The image above is of one hand clapping. Perhaps it’s coming from the marketing plan that relies on only one type of media.
It makes sense social and traditional media would work better together but, as with any new form of marketing, social media has more to prove so the two are sometimes compared as if they were in competition.
Here are 12 case studies that prove social and traditional media were meant to work together.
1. CLEVELAND CLINIC: Was not the first in healthcare to experiment in social media, but it achieved success where others failed. By structuring a cross-functional team to enable education, collaboration, and smart governance, Cleveland Clinic deepened engagement with its consumers around the globe – both providers and patients. They used Facebook and Twitter for daily wellness tips; LinkedIn for professional recruitment and YouTube for content on diseases and patient stories. Since the Cleveland Clinic established social media as a cross-functional discipline, it has seen a noticeable increase in website traffic, attendance at health lectures and new patients making and keeping appointments.
2. CLOROX: Used traditional media to communicate the many uses for bleach in the home but supplemented with social media to encourage usage in places outside the house. Clorox launched an online community, CloroxClassrooms.com, with blog and Twitter effort on Labor Day weekend at the beginning of the school year. The Twitter page was among the Top 10 trending topics over Labor Day weekend and the blog was recognized by the Marketing to Mom Coalition and mommy bloggers for excellence in terms of delivering sharable information.
2. COCA-COLA: Used social media strategically and achieved the strongest global marketing integration ever with Expedition 206, a social media promotion where a small group of travel ambassadors went to 206 countries over 365 days to “generate happiness” and published on social networks. It enabled global promotion execution and integration among 3,500 Coca-Cola marketers around the world.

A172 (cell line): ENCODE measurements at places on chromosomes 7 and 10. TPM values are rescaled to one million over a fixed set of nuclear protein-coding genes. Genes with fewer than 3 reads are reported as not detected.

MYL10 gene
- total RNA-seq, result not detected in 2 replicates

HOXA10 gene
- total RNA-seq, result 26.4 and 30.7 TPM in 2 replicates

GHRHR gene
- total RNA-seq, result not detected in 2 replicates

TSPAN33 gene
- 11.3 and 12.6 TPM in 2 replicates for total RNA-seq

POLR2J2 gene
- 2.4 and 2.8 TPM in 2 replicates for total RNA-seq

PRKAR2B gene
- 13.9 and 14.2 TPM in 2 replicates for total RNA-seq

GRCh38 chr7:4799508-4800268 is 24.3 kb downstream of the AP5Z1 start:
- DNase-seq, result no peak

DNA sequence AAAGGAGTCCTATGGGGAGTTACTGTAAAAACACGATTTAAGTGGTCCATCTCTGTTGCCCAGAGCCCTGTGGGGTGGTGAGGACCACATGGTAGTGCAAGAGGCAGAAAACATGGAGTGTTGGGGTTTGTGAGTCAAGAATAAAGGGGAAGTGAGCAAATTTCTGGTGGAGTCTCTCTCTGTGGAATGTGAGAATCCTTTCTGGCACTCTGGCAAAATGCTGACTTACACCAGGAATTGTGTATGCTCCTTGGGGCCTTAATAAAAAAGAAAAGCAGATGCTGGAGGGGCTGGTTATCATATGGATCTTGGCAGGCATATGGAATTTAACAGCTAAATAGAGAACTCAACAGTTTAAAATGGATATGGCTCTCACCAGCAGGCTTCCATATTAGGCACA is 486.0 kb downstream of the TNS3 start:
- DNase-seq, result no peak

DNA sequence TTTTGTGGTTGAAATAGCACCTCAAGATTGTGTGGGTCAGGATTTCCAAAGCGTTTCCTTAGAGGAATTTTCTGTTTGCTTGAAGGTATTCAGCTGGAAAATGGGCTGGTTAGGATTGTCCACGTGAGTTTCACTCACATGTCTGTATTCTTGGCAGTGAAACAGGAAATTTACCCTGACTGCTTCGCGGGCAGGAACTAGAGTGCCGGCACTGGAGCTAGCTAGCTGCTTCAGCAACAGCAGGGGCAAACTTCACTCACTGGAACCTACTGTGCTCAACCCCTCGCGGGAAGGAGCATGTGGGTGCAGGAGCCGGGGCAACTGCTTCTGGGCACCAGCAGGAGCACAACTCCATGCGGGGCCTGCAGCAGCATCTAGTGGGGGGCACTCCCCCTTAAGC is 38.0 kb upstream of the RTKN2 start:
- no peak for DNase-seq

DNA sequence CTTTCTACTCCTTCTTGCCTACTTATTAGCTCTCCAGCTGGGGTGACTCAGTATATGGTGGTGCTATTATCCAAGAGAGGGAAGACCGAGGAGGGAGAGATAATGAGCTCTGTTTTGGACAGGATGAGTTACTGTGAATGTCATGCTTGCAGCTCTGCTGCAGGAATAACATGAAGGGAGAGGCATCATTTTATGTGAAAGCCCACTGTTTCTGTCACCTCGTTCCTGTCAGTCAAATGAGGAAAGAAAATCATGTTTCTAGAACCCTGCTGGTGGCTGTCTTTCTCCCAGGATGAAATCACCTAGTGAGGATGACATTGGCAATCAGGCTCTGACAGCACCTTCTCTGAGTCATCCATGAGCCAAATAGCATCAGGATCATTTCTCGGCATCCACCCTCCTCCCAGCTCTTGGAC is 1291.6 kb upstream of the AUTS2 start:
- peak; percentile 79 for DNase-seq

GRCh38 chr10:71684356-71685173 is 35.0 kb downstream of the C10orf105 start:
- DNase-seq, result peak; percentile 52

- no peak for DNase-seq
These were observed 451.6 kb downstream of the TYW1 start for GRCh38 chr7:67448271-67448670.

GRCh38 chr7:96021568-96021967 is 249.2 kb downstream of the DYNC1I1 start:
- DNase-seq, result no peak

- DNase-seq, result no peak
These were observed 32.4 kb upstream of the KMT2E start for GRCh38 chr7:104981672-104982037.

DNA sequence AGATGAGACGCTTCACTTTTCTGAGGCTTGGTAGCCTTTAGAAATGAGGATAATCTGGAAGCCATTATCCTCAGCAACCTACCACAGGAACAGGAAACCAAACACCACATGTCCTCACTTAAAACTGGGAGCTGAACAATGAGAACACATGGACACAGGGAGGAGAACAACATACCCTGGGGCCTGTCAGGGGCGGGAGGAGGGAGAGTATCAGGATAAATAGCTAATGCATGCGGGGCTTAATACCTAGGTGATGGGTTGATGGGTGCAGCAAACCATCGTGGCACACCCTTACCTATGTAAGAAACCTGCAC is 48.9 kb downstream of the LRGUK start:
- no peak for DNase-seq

4. COLGATE WISP: Changed the target for the launch of a new, disposable toothbrush, from the traditional Moms to young, urban men and women 18-25 who were active daters. They supplemented the traditional media plan with 8 “Be More Kissable” viral videos. They created a Facebook App called “Spin the Wisp” and partnered with 8 online publishers. The videos received over 4.1 million views and the App was downloaded over 40,000+ times. Colgate learned the value of engagement because Colgate’s U.S. market share in the toothbrush category increased 5.6 points to a record 35.6% driven largely by the Wisp.
5. FORD FIESTA: Gave 100 consumers a car for six months and asked them to complete a different mission every month. At the direction of Ford and their own imagination, “agents” used their Fiestas to deliver Meals On Wheels. They used them to take Harry And David treats to the National Guard. They went looking for adventure, some to wrestle alligators, others actually to elope. All of these stories were then lovingly documented on YouTube, Flickr, Facebook, and Twitter. Fiesta got 6.5 million YouTube views and 50,000 requests for information about the car—virtually none from people who already had a Ford in the garage. Ford sold 10,000 units in the first six days of sales. The results came at a relatively small cost. The Fiesta Movement is reputed to have cost a small fraction of the typical national TV campaign.